Saturday, May 30, 2015

Indonesia a top destination for Malaysian businesses, says global poll

KUALA LUMPUR: Some 34% of Malaysian businesses owners are planning to expand their businesses to new international markets in the year ahead, according to the latest Grant Thornton’s International Business Report (IBR).

“A total of 22% of Malaysian businesses with international ambitions last entered or are next planning to enter Indonesia, 15% other Asia-Pacific countries, 15% the Middle East or North Africa, and 11% the United States,” Grant Thornton Malaysia country managing partner Datuk NK Jasani said in a statement.

The 2015 study, conducted in February, covers over 2,500 senior executives worldwide. In Asia-Pacific, the company interviewed 423 business leaders from China, India, Philippines, Indonesia, Malaysia and Thailand,

The IBR research also uncovers a worldwide trend for businesses to be spurred on by a “fear of missing out” (colloquially known as ‘FOMO’) than by a positive desire for growth when expanding abroad.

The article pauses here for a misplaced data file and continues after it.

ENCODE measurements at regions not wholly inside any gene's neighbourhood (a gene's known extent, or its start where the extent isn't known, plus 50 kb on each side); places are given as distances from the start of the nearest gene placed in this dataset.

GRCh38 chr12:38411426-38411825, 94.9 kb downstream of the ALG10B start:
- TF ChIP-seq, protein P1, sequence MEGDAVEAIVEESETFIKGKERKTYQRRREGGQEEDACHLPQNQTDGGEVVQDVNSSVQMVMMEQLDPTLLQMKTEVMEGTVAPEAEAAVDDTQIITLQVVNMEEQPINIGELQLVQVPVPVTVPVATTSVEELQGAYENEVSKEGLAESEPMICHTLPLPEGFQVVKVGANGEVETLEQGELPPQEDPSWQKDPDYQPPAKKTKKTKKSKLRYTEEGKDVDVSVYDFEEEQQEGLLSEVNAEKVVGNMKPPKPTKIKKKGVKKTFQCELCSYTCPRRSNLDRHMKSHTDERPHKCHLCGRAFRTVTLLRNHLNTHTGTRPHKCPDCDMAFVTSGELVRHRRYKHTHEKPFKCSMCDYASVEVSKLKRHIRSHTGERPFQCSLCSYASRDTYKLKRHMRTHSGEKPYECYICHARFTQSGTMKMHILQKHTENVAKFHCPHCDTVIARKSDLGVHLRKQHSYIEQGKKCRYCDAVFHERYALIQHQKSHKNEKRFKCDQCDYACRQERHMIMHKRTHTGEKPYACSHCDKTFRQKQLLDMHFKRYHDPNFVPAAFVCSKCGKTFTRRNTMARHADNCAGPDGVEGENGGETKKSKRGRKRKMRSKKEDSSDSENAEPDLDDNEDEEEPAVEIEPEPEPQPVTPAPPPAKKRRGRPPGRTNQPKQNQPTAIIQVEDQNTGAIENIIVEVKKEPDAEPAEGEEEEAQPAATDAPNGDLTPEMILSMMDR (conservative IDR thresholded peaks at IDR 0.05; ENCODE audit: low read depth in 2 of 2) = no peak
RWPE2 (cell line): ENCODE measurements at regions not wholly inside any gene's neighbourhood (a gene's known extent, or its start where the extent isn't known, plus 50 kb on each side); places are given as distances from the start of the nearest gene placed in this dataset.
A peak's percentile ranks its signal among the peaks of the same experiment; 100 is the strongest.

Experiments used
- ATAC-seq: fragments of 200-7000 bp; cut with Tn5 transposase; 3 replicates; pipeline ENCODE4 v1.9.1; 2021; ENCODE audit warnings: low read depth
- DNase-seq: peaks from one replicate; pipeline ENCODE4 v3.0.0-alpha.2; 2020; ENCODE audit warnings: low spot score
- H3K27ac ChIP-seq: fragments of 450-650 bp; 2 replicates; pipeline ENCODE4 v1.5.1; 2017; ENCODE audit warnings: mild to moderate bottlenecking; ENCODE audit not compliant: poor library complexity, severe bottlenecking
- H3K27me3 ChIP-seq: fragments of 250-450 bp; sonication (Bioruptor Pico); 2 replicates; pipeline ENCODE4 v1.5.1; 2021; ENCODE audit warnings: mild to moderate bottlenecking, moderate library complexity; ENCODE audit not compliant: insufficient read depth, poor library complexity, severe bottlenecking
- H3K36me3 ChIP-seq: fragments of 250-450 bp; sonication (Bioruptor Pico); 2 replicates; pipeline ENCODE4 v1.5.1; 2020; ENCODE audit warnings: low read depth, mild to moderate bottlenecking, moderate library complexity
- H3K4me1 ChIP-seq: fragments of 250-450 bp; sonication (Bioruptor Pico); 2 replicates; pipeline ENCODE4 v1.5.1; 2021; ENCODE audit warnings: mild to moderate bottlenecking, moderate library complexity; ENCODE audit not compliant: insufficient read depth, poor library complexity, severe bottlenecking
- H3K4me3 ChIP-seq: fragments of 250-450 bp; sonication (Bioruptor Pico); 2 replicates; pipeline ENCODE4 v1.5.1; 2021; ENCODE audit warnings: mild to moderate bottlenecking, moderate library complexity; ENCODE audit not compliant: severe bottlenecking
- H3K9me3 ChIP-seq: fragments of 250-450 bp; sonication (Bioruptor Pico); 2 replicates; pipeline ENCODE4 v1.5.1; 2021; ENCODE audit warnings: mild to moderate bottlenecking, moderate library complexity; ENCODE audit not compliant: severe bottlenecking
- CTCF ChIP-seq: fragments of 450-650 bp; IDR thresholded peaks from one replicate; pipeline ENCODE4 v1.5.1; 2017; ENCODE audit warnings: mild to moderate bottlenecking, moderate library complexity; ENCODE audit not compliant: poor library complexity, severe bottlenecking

Businesses in the emerging Asia-Pacific region, however, buck this global trend.

The consulting firm said when provided with a scenario, whether the opportunity is framed positively or negatively, business leaders in this region are left unaffected.

“This contrasts with nearly all other regions where negatively-framed opportunities significantly boost the likelihood for business leaders to opt to expand,” it said.

The study also shows this ‘fear of missing out’ is most pronounced in developed markets, including Australia and Japan, where negative framing has more than five times the impact that it does in emerging economies such as Malaysia, Thailand and the Philippines.

The survey also found that business leaders in the emerging Asia-Pacific region are more than willing to admit the role that gut feel or instinct can play in their decisions.

The report said that executives in this region are most likely to expand abroad simply because it ‘feels’ good.

Nearly two-fifths (37%) cite this gut feel as a key driver behind their expansion decisions, ahead of proximity to key clients (36%), and access to a key market (31%).

“This instinct is developed from many years of experience, overseas business visits, learning from the successes or failures of others. Where it differs from objective decision is that much less emphasis is placed on market research and statistics,” Grant Thornton said.

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